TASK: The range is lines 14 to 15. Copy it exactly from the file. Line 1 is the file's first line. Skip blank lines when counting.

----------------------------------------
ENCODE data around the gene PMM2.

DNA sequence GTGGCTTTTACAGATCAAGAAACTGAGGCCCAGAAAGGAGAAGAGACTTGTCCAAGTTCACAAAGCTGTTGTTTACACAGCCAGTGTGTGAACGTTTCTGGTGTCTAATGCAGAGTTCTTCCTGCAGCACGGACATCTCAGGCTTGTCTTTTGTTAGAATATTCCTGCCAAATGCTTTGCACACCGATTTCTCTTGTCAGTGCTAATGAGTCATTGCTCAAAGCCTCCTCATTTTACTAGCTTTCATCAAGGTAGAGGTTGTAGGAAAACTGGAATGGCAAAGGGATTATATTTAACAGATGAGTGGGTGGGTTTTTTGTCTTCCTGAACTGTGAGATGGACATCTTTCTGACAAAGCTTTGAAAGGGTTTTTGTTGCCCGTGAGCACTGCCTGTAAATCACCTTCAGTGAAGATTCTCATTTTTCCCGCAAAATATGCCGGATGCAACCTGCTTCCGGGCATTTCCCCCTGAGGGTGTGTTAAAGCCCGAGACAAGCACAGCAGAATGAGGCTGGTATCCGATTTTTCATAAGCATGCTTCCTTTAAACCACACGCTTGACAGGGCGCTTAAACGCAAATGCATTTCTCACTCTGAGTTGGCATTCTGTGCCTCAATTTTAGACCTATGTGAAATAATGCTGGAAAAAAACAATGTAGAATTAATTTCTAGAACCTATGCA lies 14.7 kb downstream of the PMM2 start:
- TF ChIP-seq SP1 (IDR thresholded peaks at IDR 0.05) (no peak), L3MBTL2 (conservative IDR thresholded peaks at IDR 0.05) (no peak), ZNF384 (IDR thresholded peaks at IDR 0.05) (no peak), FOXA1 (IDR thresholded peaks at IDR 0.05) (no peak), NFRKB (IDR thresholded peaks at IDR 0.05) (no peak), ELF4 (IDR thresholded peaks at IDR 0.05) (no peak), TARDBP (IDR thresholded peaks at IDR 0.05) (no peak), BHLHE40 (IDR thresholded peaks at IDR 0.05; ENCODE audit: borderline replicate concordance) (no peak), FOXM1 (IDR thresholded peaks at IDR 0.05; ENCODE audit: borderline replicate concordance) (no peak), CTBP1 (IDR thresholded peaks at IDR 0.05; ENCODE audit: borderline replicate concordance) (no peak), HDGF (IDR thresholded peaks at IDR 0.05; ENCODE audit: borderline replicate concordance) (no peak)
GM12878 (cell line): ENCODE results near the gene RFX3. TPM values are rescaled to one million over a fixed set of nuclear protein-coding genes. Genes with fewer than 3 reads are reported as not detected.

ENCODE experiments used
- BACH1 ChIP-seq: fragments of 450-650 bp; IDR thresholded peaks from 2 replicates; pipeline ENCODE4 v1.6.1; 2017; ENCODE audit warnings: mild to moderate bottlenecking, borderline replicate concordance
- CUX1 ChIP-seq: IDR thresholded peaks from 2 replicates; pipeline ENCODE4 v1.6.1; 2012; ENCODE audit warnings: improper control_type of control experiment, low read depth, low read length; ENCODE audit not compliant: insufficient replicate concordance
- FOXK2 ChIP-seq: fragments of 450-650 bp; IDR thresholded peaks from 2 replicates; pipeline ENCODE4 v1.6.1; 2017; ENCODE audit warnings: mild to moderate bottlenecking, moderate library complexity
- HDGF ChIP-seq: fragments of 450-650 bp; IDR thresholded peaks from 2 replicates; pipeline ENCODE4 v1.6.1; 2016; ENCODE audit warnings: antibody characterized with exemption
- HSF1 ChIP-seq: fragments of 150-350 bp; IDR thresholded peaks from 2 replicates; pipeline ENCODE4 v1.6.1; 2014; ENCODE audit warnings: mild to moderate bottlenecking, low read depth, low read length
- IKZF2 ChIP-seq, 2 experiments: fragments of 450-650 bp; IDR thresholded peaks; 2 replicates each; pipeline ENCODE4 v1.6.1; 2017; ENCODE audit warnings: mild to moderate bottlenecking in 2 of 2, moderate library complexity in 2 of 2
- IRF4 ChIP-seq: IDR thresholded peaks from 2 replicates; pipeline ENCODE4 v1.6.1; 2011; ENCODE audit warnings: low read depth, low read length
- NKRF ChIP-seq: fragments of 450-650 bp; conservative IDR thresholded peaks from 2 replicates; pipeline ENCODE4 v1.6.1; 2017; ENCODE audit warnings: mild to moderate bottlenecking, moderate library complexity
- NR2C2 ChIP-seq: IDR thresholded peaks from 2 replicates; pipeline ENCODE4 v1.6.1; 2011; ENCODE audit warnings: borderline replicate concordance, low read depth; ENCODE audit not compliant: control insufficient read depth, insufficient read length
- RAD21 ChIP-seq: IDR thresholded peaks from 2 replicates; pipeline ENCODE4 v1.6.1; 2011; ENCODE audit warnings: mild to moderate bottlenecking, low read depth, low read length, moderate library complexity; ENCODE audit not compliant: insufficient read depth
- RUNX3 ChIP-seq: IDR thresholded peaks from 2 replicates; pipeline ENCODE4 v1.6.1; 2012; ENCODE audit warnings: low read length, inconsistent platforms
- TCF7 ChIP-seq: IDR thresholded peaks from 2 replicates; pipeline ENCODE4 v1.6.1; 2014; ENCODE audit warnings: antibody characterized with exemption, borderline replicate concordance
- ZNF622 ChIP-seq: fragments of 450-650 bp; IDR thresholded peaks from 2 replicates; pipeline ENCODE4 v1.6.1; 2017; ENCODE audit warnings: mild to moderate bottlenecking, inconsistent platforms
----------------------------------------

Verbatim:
- NR2C2 ChIP-seq: IDR thresholded peaks from 2 replicates; pipeline ENCODE4 v1.6.1; 2011; ENCODE audit warnings: borderline replicate concordance, low read depth; ENCODE audit not compliant: control insufficient read depth, insufficient read length
- RAD21 ChIP-seq: IDR thresholded peaks from 2 replicates; pipeline ENCODE4 v1.6.1; 2011; ENCODE audit warnings: mild to moderate bottlenecking, low read depth, low read length, moderate library complexity; ENCODE audit not compliant: insufficient read depth